Woodpecker is one of the most interesting types of birds. There are over 200 species of woodpeckers that can be found all around the globe except in Australia, New Zealand and Madagascar. Woodpeckers live in forests, backyards and various other types of habitat where trees are available. Several species of woodpeckers are endangered or already extinct due to habitat loss and increased urbanization. Also, chemical pollution and usage of aggressive pesticides negatively affects survival of woodpeckers in the wild because it induces destruction of the eggs.
Woodpeckers are known for tapping on tree trunks in order to find insects living in crevices in the bark and to excavate nest cavities. There are over 180 species of woodpeckers, all in the family Picidae.
Woodpeckers can be found in wooded areas all over the world, except in Australia. The ivory-billed woodpecker was rediscovered in Arkansas in 2006. According to scientists, there may be a second population in the cypress forests of Florida’s panhandle. The red-cockaded woodpecker can be found through the southeast of the United States from Texas to the Atlantic Coast and north to Virginia.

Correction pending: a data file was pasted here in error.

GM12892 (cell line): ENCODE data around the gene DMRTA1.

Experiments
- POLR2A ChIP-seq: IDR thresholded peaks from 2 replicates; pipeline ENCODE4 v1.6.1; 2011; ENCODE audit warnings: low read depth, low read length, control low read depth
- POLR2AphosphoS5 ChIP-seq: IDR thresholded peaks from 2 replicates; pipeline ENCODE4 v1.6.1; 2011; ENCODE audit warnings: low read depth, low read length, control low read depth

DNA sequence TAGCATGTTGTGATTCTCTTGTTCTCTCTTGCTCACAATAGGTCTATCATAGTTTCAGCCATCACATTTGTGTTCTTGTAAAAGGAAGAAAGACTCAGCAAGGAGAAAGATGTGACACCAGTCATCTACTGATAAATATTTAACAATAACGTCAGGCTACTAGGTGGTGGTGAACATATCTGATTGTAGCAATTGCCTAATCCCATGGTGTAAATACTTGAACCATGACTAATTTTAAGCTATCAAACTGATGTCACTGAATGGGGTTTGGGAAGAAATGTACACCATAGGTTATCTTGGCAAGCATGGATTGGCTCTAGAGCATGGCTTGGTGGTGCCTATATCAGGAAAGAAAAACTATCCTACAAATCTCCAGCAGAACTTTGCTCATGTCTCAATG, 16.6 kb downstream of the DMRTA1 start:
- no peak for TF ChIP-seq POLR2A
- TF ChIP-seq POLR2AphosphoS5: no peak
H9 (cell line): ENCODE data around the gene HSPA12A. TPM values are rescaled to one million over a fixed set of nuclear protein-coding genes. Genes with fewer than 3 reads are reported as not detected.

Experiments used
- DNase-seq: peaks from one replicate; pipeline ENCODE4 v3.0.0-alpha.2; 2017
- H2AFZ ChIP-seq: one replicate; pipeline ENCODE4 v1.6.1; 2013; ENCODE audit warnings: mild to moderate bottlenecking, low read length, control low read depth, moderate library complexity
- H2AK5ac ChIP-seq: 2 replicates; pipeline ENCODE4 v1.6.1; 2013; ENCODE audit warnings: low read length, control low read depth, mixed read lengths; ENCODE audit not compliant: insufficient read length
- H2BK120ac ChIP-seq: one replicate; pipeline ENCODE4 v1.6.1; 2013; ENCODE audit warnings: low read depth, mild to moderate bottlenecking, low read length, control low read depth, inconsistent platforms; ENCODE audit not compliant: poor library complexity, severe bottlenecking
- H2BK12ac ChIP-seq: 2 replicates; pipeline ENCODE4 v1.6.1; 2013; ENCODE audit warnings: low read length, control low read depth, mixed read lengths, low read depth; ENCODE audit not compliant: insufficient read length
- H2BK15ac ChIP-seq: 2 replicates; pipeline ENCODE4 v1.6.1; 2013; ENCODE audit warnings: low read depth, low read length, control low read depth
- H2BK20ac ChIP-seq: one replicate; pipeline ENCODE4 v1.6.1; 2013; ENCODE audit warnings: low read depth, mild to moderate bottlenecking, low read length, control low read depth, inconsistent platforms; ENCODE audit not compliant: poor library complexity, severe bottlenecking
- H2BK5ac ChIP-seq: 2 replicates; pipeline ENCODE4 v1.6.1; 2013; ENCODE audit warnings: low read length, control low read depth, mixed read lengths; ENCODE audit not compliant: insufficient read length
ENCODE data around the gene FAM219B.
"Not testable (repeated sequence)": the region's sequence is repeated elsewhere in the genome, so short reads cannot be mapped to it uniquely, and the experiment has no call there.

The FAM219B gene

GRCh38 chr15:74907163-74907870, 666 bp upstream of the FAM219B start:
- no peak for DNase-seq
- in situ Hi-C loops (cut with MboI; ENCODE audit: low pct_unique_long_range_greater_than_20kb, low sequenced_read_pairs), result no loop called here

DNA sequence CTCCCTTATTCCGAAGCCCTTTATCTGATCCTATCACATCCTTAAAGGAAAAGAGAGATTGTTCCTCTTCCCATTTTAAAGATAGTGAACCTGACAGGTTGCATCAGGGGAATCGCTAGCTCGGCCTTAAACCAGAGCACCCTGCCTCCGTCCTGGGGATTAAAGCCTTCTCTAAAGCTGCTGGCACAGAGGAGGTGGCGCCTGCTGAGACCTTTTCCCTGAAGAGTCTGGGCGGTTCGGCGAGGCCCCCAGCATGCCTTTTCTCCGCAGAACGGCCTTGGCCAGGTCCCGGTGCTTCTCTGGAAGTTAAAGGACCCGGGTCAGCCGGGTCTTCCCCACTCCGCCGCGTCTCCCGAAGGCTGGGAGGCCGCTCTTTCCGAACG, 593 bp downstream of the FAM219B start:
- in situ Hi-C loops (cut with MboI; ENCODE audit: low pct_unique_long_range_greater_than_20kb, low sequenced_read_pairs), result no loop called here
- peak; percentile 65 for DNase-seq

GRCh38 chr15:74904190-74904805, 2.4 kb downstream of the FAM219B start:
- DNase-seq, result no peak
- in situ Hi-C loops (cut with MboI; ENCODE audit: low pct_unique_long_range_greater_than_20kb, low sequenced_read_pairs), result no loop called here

Woodpeckers live in wooded areas and forests, where they tap on tree trunks in order to find insects living in crevices in the bark and to excavate nest cavities. Some species drum on trees to communicate to other woodpeckers and as a part of their courtship behavior. Woodpeckers tap an estimated 8,000-12,000 times per day. Some species require very specific conditions for their home. For example, the red-cockaded woodpecker can only live in mature pine forests in the southeastern United States.